Admittedly, the failure of DEDH to find its audience cannot only be attributed to the harsh climate in which the band found itself. As is usual for most of Dinger's post-La Düsseldorf output, the sequencing of DEDH's studio album is atrocious. Opportunities for sustained mood or emotional development are squashed by an unflattering track order. Ideally, an Album should flow like an Acid Trip - build, peak/realization, and come down. Considering that Dinger claimed to have taken "far more than 1000 trips," and given that the name of the label that Dinger created for this release was LSD, it is extremely ironic that DEDH's studio album is sequenced in such a piss-poor way. Dinger, you should have known better. Here, then, is the order in which Die Engel Des Herrn should have been sequenced; and yes, I have cut out the Gerhard Michael track: 2
S.O.S. / Die Bengel des Herrn / Die Engel des Herrn / Little Angel / Sunlight / Cha Cha 2000 / Cha Cha 3000 / Tschüs

"S.O.S" starts things off in a Big Way, immediately grabbing you by the seat of your pants and forcing you to pay attention. "We're runnin' outta money, we're runnin' outta time, we're runnin' for our honey in a world that's full of crime" Dinger sings is piss-take fashion. And then, as if to drive the point home, the vocals morph into a cartoon Donald Duck voice - "Entertainment on TV? Oh lord! How can that be?" Remember, this was a time when DEDH would have been competing with the likes of David Hasselhoff for attention. Declaring war on the MTV and ADHD generations, Dinger and co. employ every bit of studio trickery (phasing, panning, echo, etc.) into this opening song to wake you Up & Out of your corporate slumber.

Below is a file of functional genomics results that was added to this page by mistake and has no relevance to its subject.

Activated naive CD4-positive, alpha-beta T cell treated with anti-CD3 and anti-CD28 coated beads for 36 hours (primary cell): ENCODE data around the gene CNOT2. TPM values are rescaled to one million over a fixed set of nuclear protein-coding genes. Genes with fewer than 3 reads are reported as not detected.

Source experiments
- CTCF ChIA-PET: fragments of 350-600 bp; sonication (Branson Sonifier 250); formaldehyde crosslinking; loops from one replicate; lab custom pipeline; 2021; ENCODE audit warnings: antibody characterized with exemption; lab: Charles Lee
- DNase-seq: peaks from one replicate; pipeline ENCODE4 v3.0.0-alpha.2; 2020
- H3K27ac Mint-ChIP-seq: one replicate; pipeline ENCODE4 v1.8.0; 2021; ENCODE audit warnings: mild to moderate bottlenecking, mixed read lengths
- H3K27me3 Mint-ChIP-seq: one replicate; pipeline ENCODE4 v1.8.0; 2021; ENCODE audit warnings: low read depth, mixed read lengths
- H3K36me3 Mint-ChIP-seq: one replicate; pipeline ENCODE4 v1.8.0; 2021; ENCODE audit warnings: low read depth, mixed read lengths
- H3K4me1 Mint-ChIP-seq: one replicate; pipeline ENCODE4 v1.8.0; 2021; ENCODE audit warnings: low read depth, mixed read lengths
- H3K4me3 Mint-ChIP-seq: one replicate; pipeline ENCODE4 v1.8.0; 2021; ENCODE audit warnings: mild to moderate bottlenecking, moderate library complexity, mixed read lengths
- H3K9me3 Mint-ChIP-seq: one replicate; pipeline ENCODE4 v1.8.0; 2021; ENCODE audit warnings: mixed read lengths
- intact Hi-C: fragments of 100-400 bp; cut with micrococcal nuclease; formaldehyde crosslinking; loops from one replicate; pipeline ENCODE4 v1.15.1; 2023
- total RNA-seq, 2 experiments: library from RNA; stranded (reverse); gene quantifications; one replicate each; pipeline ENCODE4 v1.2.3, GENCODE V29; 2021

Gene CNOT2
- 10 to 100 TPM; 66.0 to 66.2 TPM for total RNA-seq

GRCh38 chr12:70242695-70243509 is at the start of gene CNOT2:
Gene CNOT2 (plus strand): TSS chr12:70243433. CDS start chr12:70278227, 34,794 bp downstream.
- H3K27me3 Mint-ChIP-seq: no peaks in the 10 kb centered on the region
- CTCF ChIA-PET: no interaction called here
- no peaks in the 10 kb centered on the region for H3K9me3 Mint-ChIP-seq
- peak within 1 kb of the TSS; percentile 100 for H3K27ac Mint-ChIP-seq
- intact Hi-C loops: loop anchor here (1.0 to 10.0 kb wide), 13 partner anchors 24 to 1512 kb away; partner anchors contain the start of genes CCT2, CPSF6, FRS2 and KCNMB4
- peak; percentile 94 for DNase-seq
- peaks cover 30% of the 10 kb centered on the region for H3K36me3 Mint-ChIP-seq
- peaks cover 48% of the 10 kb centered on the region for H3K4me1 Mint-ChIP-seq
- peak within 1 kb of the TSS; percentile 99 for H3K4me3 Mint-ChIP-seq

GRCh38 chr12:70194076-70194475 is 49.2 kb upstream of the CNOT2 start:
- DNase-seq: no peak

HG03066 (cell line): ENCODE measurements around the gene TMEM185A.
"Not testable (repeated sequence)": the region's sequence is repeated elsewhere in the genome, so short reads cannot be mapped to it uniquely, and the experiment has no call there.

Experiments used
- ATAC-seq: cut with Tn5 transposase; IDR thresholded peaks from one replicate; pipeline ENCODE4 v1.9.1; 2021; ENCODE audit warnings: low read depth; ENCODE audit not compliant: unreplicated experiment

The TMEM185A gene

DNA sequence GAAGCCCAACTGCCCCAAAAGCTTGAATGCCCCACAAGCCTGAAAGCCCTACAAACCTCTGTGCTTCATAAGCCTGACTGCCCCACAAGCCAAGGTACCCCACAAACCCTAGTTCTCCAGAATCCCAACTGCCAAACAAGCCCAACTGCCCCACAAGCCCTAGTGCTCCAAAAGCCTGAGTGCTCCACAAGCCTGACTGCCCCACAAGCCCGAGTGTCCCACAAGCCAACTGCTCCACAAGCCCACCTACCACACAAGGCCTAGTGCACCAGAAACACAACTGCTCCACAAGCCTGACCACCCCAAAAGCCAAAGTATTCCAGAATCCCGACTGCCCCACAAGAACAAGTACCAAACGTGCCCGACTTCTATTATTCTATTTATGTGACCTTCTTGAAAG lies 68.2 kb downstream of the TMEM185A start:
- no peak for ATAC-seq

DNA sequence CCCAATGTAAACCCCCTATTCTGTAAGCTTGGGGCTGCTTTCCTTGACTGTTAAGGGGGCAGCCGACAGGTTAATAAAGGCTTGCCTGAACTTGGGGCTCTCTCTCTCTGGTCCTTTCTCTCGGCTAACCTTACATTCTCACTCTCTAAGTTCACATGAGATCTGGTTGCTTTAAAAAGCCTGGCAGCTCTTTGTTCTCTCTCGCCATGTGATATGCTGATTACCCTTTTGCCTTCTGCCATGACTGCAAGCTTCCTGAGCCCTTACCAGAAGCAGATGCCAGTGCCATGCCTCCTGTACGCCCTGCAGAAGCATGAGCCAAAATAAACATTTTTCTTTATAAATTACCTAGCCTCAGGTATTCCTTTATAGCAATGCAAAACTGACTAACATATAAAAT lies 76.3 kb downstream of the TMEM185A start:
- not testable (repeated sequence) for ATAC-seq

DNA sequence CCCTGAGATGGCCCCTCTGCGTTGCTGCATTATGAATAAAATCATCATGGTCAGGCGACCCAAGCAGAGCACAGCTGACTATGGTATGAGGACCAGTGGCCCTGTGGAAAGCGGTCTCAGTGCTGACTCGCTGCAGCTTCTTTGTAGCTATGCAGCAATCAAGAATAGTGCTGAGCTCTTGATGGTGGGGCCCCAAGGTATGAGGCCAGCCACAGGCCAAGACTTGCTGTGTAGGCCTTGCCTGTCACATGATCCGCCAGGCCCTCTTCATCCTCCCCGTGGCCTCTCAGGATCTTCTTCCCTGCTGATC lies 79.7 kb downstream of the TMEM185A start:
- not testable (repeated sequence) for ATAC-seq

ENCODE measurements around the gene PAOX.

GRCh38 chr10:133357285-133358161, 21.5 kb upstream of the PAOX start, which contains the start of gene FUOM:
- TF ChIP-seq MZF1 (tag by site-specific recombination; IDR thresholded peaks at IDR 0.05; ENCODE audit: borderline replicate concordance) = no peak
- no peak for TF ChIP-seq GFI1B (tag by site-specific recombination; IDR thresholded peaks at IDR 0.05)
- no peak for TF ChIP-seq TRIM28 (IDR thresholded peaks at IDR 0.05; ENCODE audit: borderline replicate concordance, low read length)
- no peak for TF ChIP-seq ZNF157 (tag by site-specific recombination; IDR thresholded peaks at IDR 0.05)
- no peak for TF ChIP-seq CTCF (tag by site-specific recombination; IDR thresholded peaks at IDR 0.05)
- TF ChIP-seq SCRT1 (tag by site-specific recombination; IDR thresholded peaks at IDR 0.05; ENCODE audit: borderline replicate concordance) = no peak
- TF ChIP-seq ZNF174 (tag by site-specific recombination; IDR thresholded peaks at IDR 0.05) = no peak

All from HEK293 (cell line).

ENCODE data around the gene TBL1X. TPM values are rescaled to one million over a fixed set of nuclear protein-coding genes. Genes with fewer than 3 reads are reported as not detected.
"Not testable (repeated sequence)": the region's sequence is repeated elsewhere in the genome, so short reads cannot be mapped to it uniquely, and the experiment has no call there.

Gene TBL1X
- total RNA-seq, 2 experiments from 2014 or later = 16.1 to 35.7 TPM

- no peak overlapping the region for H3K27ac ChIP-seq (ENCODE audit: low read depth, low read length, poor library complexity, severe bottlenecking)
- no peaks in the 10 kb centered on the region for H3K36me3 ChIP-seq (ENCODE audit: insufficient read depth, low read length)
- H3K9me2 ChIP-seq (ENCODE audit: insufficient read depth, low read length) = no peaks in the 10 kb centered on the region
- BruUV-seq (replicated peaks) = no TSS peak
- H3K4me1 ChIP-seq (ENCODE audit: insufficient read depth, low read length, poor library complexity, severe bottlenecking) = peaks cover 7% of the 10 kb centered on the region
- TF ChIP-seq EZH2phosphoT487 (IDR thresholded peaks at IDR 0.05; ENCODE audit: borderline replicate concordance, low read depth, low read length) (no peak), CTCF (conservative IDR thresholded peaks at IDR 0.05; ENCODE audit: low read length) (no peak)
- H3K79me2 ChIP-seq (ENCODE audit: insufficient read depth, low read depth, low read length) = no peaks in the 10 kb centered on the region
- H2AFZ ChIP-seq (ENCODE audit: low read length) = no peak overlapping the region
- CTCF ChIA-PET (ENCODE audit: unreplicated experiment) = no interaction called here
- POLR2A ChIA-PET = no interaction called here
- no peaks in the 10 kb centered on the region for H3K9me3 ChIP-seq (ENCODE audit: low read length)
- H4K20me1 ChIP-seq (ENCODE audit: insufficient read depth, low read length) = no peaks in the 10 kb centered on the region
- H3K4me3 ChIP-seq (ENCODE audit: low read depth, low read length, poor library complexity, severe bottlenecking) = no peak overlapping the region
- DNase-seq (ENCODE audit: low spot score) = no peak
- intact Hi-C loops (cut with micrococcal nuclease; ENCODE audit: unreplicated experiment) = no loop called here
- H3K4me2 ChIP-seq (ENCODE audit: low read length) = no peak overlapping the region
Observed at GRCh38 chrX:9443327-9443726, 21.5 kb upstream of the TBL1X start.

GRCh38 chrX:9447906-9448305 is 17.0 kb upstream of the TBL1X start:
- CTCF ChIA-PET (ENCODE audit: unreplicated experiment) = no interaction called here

You know that sudden rush of excitement when you drop? When the acid is still dissolving on your tongue, and it's too early to feel anything, but your own mental anticipation of the coming trip has already started to color your perceptions? You can't really put a finger on it, but the world is already different. "S.O.S." is like that. It's the blotter that holds the acid. In any other place on the album, "S.O.S" would sound inconsequential and throwaway. But here, at the start, it's the ideal album opener, reorienting your senses for the alternate temporal experience that follows.